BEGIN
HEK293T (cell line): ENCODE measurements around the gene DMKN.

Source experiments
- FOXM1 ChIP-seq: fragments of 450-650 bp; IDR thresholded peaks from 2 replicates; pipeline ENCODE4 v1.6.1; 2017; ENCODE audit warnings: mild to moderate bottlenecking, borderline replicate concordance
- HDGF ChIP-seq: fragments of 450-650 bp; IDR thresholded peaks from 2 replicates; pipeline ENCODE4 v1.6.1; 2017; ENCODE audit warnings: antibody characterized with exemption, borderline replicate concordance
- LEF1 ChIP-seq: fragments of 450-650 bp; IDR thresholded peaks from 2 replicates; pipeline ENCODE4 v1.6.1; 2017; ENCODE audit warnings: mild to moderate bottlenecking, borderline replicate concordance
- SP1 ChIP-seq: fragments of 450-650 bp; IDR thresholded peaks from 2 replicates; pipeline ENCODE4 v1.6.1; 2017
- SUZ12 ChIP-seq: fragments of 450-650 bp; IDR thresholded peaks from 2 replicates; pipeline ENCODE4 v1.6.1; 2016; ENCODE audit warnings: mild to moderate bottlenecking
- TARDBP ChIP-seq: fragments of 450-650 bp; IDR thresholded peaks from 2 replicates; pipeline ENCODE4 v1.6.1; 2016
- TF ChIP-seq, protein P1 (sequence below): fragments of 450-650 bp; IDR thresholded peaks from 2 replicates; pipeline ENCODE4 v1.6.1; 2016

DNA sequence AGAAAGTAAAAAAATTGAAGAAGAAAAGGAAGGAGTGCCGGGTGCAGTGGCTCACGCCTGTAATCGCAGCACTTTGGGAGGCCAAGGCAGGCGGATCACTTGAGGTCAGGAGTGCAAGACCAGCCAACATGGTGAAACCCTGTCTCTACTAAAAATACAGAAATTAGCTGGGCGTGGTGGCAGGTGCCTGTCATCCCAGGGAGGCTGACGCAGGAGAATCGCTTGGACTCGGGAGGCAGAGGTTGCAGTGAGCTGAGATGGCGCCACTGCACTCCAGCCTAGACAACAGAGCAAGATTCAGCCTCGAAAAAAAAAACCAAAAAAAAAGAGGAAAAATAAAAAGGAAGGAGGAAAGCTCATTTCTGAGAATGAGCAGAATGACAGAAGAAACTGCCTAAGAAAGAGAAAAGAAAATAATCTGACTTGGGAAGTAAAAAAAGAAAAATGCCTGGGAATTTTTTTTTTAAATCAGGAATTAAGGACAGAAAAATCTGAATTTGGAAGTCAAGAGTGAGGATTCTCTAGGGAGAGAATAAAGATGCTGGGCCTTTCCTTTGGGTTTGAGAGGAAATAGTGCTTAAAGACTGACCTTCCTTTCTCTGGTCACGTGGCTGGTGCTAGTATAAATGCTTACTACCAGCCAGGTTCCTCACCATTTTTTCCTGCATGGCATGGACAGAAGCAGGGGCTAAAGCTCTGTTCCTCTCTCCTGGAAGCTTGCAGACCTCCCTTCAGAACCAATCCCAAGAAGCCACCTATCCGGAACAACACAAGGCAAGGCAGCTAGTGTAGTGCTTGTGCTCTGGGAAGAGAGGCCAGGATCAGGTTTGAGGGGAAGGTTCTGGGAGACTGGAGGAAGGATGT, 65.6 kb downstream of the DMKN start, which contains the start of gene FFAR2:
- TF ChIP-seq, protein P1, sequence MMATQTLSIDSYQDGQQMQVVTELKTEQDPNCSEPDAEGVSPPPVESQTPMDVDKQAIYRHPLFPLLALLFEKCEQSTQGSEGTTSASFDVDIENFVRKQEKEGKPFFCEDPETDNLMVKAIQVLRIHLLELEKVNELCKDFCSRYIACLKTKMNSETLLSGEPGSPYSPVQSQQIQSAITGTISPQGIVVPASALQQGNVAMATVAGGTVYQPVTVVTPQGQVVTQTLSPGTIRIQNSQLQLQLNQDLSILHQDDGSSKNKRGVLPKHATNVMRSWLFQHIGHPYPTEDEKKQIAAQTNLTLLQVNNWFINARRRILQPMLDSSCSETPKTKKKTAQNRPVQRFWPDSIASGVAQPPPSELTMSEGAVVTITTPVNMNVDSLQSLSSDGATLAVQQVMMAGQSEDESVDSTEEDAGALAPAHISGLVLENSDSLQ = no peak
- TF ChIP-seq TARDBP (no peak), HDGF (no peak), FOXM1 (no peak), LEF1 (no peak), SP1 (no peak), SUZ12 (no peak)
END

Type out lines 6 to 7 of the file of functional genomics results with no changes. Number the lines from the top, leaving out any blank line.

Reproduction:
- SP1 ChIP-seq: fragments of 450-650 bp; IDR thresholded peaks from 2 replicates; pipeline ENCODE4 v1.6.1; 2017
- SUZ12 ChIP-seq: fragments of 450-650 bp; IDR thresholded peaks from 2 replicates; pipeline ENCODE4 v1.6.1; 2016; ENCODE audit warnings: mild to moderate bottlenecking